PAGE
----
• Systematic desensitization
  • Yoga

Author(s)

“Managing Chemotherapy-Induced Nausea and Vomiting” was written by Srivani Sridhar, MD (2014, updated 2020).

This Whole Health tool was made possible through a collaborative effort between the University of Wisconsin Integrative Health Program, VA Office of Patient Centered Care and Cultural Transformation, and Pacific Institute for Research and Evaluation.

References

  1. Ezzo J, Richardson MA, Vickers A, et al. Acupuncture-point stimulation for chemotherapy-induced nausea or vomiting. Cochrane Database Syst Rev. 2006;2.
  2. Greenlee H, DuPont-Reyes MJ, Balneaves LG, et al. Clinical practice guidelines on the evidence-based use of integrative therapies during and after breast cancer treatment. CA Cancer J Clin. 2017;67(3):194-232.
  3. Olsson Möller U, Beck I, Rydén L, Malmström M. A comprehensive approach to rehabilitation interventions following breast cancer treatment – a systematic review of systematic reviews. BMC cancer. 2019;19(1):472.
  4. Miao J, Liu X, Wu C, Kong H, Xie W, Liu K. Effects of acupressure on chemotherapy-induced nausea and vomiting-a systematic review with meta-analyses and trial sequential analysis of randomized controlled trials. Int J Nurs Stud. 2017;70:27-37.
  5. WikiHow. How to stop nausea with acupressure. 2013; http://www.wikihow.com/Stop-Nausea-With-Acupressure. Published 2013. Accessed December 23.
  6. UCLA Center for East-West Medicine. Acupressure Point ST36: Stomach 36 or Zu San Li. 2020; https://exploreim.ucla.edu/self-care/acupressure-point-st36/. Accessed April 2020.
  7. Kirkwood J. Location of Stomach 36. 2014; Five Element Acupressure website. https://www.acupressure.com.au/wprss/?tag=st-36. Updated March 27, 2014. Accessed April 2020.
  8. Zorba P, Ozdemir L. The preliminary effects of massage and inhalation aromatherapy on chemotherapy-induced acute nausea and vomiting: a quasi-randomized controlled pilot trial. Cancer Nurs. 2018;41(5):359-366.
  9. Tayarani-Najaran Z, Talasaz-Firoozi E, Nasiri R, Jalali N, Hassanzadeh M. Antiemetic activity of volatile oil from Mentha spicata and Mentha× piperita in chemotherapy-induced nausea and vomiting. ecancermedicalscience. 2013;7.
  10. Marx WM, Teleni L, McCarthy AL, et al. Ginger (Zingiber officinale) and chemotherapy‐induced nausea and vomiting: a systematic literature review. Nutr Rev. 2013;71(4):245-254.
  11. Saneei Totmaj A, Emamat H, Jarrahi F, Zarrati M. The effect of ginger (Zingiber officinale) on chemotherapy-induced nausea and vomiting in breast cancer patients: A systematic literature review of randomized controlled trials. Phytother Res. 2019;33(8):1957-1965.
  12. Crichton M, Marshall S, Marx W, McCarthy AL, Isenring E. Efficacy of ginger (zingiber officinale) in ameliorating chemotherapy-induced nausea and vomiting and chemotherapy-related outcomes: a systematic review update and meta-analysis. J Acad Nutr Diet. 2019;119(12):2055-2068.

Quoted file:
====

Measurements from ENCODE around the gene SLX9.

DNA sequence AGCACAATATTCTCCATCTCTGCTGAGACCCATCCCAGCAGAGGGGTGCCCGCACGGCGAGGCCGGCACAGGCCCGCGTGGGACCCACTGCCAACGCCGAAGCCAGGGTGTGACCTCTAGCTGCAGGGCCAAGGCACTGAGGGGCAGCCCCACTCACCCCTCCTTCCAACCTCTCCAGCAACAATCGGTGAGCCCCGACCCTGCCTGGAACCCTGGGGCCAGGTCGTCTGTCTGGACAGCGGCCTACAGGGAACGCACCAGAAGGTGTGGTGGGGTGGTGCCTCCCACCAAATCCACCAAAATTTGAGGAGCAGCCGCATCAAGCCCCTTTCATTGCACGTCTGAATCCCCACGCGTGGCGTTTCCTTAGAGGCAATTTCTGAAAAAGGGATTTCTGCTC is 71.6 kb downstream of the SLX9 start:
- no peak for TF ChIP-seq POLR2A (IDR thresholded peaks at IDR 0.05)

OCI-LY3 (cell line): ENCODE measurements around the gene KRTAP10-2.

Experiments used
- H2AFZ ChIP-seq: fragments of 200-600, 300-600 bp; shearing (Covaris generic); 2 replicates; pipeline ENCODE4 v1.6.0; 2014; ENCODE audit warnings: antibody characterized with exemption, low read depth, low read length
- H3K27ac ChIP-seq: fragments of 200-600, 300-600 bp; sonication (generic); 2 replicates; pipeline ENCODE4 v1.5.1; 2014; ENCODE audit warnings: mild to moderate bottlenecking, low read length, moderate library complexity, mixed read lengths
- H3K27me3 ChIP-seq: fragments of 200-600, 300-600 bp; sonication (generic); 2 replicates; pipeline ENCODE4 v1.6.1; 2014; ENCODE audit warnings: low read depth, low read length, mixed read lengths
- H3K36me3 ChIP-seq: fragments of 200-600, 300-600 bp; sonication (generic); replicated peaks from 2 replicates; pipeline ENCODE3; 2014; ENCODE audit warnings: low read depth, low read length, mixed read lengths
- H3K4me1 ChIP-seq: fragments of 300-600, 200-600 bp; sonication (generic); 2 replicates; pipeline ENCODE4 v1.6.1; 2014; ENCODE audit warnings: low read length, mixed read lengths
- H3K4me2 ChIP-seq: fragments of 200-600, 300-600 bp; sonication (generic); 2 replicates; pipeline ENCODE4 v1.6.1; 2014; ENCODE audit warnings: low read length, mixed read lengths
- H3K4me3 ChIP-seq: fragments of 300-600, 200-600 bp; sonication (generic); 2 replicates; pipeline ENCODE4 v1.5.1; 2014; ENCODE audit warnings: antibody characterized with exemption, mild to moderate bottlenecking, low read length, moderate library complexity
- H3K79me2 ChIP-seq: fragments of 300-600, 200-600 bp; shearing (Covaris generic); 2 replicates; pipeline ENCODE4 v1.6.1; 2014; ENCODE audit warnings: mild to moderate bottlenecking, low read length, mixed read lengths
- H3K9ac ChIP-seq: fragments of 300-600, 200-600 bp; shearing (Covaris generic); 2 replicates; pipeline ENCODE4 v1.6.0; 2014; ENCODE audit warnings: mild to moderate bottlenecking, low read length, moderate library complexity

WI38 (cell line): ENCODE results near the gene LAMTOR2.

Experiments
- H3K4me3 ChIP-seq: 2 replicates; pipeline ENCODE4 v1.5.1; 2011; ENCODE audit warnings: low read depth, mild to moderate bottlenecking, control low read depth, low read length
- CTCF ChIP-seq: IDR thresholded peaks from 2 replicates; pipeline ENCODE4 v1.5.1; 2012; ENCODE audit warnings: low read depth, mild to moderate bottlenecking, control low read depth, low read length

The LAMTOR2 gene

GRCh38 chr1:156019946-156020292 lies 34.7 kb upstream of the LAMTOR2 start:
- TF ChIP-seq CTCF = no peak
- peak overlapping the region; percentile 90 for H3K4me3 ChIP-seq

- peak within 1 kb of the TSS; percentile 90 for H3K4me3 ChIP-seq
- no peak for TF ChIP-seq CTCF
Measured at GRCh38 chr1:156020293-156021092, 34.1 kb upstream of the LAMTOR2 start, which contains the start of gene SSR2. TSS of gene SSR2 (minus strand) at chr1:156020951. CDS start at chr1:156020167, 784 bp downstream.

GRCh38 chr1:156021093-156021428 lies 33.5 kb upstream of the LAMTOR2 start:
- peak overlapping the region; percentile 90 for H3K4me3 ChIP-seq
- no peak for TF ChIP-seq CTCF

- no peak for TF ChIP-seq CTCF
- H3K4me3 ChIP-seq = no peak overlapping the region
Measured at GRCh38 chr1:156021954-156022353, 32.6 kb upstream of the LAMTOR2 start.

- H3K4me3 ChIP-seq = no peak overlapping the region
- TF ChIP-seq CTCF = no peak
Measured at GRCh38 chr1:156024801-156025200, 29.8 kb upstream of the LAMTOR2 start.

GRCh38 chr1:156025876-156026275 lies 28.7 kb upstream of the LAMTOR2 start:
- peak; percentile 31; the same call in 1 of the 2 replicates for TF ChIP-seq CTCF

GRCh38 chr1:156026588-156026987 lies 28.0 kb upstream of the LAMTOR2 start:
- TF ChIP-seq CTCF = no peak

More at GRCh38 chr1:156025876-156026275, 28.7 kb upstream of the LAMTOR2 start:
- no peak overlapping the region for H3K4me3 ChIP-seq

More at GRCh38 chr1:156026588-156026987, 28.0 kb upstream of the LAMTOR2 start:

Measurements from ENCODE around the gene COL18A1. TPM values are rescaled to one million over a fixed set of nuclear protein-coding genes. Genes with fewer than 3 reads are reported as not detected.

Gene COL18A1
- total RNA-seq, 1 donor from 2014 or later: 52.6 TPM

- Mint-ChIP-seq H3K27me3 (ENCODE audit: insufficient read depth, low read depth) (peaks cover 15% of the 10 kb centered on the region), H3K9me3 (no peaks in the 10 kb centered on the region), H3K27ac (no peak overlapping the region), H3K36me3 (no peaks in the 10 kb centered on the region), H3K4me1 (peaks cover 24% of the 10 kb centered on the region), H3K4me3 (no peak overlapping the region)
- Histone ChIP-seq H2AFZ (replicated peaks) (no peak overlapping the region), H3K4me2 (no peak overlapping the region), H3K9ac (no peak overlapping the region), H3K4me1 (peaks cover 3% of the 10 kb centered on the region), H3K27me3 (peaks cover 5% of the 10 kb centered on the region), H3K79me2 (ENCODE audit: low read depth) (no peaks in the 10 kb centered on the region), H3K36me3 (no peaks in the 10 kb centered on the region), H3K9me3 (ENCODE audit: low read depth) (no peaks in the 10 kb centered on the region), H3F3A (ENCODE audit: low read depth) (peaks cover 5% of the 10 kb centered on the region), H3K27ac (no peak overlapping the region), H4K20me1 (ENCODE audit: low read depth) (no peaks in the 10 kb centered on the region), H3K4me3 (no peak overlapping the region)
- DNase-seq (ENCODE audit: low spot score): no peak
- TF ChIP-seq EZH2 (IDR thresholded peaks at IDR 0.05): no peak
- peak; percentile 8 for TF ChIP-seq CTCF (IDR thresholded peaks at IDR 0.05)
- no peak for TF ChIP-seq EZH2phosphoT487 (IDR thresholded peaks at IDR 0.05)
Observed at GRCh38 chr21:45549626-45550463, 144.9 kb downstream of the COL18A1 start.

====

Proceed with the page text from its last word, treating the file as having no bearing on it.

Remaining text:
13. Wu T, Munro AJ, Guanjian L, Liu GJ. Chinese medical herbs for chemotherapy side effects in colorectal cancer patients. Cochrane Database Syst Rev. 2005;1.
  14. Chen MH, May BH, Zhou IW, Zhang AL, Xue CC. Integrative medicine for relief of nausea and vomiting in the treatment of colorectal cancer using oxaliplatin-based chemotherapy: a systematic review and meta-analysis. Phytother Res. 2016;30(5):741-753.
  15. Richardson J, Smith J, McCall G, Richardson A, Pilkington K, Kirsch I. Hypnosis for nausea and vomiting in cancer chemotherapy: a systematic review of the research evidence. Eur J Cancer Care. 2007;16(5):402-412.
  16. Kapogiannis A, Tsoli S, Chrousos G. Investigating the effects of the progressive muscle relaxation-guided imagery combination on patients with cancer receiving chemotherapy treatment: a systematic review of randomized controlled trials. Explore (NY). 2018;14(2):137-143.
  17. Raghavendra R, Nagarathna R, Nagendra H,et al. Effects of an integrated yoga programme on chemotherapy‐induced nausea and emesis in breast cancer patients. Eur J Cancer Care. 2007;16(6):462-474.
  18. Danhauer SC, Tooze JA, Holder P, Miller C, Jesse MT. Healing touch as a supportive intervention for adult acute leukemia patients: a pilot investigation of effects on distress and symptoms. J Soc Integr Oncol. 2008;6(3):89.
  19. Karagozoglu S, Tekyasar F, Yilmaz FA. Effects of music therapy and guided visual imagery on chemotherapy‐induced anxiety and nausea–vomiting. J Clin Nurs. 2013;22(1-2):39-50.
  20. Kiernan JM, Conradi Stark J, Vallerand AH. Chemotherapy-induced nausea and vomiting mitigation with music interventions. Oncol Nurs Forum. 2018;45(1):88-95.
  21. Billhult A, Bergbom I, Stener-Victorin E. Massage relieves nausea in women with breast cancer who are undergoing chemotherapy. J Altern Complement Med. 2007;13(1):53-58.
  22. Block KI. Life Over Cancer: The Block Center Program for Integrative Cancer Treatment. New York, NY: Random House; 2009.